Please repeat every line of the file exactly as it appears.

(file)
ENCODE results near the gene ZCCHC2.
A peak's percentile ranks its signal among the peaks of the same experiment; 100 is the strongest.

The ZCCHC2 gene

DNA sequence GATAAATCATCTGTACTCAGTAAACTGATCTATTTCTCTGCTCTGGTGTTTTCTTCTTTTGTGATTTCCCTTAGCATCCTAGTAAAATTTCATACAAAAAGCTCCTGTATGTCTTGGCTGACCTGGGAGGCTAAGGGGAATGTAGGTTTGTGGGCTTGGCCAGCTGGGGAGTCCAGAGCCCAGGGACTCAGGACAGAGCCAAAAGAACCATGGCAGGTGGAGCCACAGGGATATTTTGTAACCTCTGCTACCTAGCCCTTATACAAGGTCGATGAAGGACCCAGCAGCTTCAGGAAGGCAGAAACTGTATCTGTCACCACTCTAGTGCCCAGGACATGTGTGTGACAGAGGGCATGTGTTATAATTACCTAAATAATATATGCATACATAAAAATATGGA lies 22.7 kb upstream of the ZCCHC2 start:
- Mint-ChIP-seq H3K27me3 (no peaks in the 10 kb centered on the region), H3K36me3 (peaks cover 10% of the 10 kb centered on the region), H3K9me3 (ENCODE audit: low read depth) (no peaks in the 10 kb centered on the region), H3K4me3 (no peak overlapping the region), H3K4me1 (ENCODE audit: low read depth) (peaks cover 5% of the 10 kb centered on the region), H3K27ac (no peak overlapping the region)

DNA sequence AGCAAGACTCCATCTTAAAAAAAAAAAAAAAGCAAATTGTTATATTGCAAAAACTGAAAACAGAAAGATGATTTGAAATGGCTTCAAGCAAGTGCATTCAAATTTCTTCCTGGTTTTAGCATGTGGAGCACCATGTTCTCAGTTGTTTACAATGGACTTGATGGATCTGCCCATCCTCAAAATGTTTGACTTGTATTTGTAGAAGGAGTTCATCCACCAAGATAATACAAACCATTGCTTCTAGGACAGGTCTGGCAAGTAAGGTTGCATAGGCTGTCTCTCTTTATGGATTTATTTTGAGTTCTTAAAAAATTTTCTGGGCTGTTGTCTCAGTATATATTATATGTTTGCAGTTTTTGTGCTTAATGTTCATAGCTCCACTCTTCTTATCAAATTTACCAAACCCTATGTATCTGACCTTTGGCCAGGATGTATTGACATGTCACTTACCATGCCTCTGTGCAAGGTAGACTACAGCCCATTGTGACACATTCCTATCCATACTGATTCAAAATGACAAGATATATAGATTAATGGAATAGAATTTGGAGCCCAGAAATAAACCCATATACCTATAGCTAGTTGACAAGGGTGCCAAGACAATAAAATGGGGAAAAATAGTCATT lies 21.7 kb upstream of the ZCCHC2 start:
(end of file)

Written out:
ENCODE results near the gene ZCCHC2.
A peak's percentile ranks its signal among the peaks of the same experiment; 100 is the strongest.

The ZCCHC2 gene

DNA sequence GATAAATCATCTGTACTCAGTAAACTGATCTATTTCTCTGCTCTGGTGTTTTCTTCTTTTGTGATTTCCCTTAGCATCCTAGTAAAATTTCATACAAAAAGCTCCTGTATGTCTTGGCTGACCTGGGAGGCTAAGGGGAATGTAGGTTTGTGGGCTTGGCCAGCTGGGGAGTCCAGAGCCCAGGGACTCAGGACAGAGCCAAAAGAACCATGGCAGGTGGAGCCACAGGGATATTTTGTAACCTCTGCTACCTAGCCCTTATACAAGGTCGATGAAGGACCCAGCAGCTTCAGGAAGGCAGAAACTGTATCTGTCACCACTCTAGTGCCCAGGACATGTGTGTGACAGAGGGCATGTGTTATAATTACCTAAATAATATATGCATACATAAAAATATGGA lies 22.7 kb upstream of the ZCCHC2 start:
- Mint-ChIP-seq H3K27me3 (no peaks in the 10 kb centered on the region), H3K36me3 (peaks cover 10% of the 10 kb centered on the region), H3K9me3 (ENCODE audit: low read depth) (no peaks in the 10 kb centered on the region), H3K4me3 (no peak overlapping the region), H3K4me1 (ENCODE audit: low read depth) (peaks cover 5% of the 10 kb centered on the region), H3K27ac (no peak overlapping the region)

DNA sequence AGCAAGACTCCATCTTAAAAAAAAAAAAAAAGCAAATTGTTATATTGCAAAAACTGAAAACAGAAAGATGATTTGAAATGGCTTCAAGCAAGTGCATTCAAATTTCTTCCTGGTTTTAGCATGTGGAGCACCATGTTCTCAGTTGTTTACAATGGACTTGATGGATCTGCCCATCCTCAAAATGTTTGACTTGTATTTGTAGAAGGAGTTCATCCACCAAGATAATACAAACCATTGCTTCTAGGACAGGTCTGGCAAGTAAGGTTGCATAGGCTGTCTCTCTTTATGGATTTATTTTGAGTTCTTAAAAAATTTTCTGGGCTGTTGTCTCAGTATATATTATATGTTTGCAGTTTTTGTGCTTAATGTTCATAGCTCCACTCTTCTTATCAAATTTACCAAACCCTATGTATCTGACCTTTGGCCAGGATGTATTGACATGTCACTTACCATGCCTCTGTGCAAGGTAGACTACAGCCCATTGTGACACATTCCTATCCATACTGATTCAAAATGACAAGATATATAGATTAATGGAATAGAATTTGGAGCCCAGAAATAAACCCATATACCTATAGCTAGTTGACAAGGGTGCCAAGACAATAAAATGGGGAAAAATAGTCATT lies 21.7 kb upstream of the ZCCHC2 start: